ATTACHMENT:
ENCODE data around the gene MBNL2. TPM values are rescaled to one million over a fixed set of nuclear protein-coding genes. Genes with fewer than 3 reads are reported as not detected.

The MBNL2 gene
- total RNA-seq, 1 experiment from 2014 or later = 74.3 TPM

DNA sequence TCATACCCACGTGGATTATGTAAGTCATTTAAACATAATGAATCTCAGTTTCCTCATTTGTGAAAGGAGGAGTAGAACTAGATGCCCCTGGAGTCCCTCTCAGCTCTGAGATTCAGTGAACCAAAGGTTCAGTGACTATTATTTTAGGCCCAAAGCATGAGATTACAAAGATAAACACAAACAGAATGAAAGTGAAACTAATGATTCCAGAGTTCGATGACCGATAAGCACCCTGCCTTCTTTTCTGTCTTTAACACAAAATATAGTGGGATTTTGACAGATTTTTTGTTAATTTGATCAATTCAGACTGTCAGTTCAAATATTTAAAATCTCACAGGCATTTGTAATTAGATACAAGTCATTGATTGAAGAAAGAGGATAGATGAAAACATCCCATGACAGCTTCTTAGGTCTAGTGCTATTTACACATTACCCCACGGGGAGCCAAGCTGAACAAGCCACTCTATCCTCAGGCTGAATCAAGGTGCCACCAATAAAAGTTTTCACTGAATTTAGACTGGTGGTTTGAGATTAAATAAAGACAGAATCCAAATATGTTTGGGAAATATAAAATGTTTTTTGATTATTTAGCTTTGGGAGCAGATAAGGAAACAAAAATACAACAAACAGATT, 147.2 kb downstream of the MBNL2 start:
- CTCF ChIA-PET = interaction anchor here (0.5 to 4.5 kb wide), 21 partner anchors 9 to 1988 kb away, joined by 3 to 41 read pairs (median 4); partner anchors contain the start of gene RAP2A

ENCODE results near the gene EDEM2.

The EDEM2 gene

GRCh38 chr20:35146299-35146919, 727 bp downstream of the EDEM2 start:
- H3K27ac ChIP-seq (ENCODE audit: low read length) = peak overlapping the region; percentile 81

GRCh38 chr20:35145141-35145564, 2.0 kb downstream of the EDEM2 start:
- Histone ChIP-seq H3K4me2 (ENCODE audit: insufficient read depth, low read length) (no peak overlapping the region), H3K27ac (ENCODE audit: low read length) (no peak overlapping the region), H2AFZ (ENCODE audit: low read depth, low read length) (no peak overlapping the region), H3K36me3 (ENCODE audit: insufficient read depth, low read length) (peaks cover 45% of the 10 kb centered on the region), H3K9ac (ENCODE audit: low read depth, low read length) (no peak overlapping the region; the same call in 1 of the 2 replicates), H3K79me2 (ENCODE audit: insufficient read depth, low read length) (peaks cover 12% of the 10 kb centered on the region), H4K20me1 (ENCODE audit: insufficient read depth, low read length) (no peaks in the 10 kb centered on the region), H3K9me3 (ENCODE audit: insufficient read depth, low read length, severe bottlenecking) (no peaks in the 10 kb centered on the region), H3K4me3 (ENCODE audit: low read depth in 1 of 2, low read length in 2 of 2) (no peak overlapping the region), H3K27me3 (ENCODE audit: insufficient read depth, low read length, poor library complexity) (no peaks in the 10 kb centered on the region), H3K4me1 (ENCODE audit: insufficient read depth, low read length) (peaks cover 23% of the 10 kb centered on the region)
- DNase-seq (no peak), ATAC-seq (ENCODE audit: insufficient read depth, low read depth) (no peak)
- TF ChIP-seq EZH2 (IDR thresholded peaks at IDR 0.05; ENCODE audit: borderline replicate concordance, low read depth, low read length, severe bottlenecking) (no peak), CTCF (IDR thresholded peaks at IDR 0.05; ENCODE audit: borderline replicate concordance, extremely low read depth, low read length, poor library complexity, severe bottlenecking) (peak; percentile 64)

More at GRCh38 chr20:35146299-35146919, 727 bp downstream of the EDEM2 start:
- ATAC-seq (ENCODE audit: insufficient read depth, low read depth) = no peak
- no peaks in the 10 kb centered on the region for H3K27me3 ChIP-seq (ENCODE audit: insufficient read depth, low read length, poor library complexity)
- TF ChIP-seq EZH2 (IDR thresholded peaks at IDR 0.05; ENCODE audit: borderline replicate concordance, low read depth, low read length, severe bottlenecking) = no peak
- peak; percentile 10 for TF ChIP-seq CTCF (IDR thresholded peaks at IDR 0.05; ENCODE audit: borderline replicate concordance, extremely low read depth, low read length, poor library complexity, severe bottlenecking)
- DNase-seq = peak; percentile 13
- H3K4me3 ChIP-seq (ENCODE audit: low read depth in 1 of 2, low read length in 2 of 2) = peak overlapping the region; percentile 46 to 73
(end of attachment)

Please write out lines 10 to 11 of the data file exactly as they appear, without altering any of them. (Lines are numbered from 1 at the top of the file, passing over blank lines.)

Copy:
GRCh38 chr20:35145141-35145564, 2.0 kb downstream of the EDEM2 start:
- Histone ChIP-seq H3K4me2 (ENCODE audit: insufficient read depth, low read length) (no peak overlapping the region), H3K27ac (ENCODE audit: low read length) (no peak overlapping the region), H2AFZ (ENCODE audit: low read depth, low read length) (no peak overlapping the region), H3K36me3 (ENCODE audit: insufficient read depth, low read length) (peaks cover 45% of the 10 kb centered on the region), H3K9ac (ENCODE audit: low read depth, low read length) (no peak overlapping the region; the same call in 1 of the 2 replicates), H3K79me2 (ENCODE audit: insufficient read depth, low read length) (peaks cover 12% of the 10 kb centered on the region), H4K20me1 (ENCODE audit: insufficient read depth, low read length) (no peaks in the 10 kb centered on the region), H3K9me3 (ENCODE audit: insufficient read depth, low read length, severe bottlenecking) (no peaks in the 10 kb centered on the region), H3K4me3 (ENCODE audit: low read depth in 1 of 2, low read length in 2 of 2) (no peak overlapping the region), H3K27me3 (ENCODE audit: insufficient read depth, low read length, poor library complexity) (no peaks in the 10 kb centered on the region), H3K4me1 (ENCODE audit: insufficient read depth, low read length) (peaks cover 23% of the 10 kb centered on the region)